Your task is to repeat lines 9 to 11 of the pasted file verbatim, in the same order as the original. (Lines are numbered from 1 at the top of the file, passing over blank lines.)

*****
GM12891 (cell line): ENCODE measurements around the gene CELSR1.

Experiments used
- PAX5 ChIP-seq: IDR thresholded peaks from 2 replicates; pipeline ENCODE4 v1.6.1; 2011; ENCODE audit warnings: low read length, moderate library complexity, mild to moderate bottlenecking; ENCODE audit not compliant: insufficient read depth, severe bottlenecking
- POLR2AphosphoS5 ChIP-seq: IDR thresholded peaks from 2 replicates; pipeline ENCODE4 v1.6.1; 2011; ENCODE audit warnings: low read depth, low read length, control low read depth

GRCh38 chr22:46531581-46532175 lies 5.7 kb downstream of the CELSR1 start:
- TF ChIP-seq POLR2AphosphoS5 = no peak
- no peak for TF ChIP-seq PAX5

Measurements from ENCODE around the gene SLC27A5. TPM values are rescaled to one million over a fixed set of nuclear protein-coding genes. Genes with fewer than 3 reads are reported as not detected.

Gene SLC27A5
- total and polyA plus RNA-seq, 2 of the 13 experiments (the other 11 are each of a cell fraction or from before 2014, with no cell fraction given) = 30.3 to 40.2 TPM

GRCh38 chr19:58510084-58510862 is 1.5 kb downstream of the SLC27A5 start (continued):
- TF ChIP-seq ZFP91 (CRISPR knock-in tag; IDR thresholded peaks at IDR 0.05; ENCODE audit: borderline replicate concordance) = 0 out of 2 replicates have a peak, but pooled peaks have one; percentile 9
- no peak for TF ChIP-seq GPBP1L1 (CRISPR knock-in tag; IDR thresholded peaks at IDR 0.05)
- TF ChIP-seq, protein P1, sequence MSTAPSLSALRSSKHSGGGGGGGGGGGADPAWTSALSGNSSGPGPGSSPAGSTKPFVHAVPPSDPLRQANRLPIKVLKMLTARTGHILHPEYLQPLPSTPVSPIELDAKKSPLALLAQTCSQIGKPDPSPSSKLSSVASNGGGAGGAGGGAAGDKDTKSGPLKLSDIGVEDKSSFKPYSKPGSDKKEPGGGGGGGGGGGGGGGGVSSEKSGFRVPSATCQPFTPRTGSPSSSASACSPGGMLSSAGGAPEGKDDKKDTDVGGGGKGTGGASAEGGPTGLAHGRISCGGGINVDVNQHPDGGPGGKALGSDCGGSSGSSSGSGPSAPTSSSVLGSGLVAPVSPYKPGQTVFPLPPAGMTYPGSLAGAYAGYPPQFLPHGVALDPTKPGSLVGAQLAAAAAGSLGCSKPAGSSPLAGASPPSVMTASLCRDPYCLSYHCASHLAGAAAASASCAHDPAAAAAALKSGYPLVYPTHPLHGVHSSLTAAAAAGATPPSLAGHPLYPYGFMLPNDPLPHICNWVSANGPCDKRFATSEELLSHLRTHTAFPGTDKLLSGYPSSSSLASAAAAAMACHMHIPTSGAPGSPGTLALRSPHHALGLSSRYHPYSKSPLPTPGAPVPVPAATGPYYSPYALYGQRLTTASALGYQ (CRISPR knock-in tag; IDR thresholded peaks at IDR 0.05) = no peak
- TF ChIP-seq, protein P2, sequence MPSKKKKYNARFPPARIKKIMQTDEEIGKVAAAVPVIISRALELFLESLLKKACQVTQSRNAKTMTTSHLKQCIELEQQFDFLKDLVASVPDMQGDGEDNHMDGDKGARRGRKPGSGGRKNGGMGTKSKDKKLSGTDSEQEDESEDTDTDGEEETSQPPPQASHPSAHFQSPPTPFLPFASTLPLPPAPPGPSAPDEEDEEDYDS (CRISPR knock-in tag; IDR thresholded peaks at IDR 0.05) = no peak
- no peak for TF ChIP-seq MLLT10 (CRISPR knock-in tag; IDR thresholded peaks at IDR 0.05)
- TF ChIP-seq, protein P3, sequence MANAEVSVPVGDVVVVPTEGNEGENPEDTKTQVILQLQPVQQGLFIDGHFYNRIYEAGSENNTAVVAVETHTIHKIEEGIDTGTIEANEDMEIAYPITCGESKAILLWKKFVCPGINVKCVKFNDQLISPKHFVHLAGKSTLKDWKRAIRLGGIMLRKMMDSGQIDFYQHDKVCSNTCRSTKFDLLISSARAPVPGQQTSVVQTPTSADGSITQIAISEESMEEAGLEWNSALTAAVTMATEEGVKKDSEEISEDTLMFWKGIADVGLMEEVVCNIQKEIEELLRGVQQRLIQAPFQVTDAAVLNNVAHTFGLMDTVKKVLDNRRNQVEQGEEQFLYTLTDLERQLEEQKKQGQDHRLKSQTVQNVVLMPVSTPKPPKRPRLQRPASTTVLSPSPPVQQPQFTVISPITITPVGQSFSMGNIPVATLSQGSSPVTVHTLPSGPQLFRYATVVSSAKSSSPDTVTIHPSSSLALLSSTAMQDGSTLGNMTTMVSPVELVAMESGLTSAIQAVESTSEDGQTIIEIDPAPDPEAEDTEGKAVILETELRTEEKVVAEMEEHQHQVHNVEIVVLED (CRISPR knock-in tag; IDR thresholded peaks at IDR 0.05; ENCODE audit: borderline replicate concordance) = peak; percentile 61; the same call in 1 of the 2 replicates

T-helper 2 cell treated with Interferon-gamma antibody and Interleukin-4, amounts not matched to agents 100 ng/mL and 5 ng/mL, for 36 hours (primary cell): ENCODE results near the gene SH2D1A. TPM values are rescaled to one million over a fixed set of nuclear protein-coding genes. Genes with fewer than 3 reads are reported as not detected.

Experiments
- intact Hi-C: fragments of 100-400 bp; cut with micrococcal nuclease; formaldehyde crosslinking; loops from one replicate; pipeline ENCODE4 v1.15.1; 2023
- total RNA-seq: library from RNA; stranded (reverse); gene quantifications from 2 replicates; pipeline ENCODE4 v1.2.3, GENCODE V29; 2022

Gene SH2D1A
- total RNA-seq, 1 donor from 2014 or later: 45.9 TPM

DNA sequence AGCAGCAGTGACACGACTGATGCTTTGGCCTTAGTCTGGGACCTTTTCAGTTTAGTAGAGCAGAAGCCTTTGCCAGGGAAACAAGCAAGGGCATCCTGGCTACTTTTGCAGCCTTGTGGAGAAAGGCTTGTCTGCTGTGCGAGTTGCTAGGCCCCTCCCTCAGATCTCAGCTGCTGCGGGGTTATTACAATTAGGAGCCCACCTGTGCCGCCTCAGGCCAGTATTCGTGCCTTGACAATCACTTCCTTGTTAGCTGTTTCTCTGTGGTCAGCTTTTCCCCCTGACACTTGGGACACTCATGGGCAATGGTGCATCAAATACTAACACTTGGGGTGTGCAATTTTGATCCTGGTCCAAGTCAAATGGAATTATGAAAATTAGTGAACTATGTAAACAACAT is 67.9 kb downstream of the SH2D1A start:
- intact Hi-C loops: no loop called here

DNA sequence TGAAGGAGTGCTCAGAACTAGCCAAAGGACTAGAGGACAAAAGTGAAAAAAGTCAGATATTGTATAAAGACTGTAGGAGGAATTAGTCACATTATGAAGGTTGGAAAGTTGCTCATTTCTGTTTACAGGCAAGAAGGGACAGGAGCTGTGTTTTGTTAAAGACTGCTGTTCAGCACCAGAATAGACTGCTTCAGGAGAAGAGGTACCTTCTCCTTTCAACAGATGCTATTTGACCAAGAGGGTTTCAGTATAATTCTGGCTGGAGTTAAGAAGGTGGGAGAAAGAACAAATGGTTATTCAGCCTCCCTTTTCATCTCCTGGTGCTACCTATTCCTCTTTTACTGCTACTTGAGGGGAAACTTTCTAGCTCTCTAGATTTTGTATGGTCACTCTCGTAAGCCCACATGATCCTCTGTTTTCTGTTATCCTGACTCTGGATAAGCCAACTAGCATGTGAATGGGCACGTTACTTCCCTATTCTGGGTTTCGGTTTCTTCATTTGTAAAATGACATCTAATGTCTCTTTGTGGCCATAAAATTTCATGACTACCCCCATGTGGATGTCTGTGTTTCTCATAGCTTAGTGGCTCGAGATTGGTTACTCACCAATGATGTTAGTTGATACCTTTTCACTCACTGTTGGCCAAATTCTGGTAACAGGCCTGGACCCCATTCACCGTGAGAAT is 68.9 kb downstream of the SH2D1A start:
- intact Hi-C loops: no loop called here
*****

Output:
Gene SLC27A5
- total and polyA plus RNA-seq, 2 of the 13 experiments (the other 11 are each of a cell fraction or from before 2014, with no cell fraction given) = 30.3 to 40.2 TPM

GRCh38 chr19:58510084-58510862 is 1.5 kb downstream of the SLC27A5 start (continued):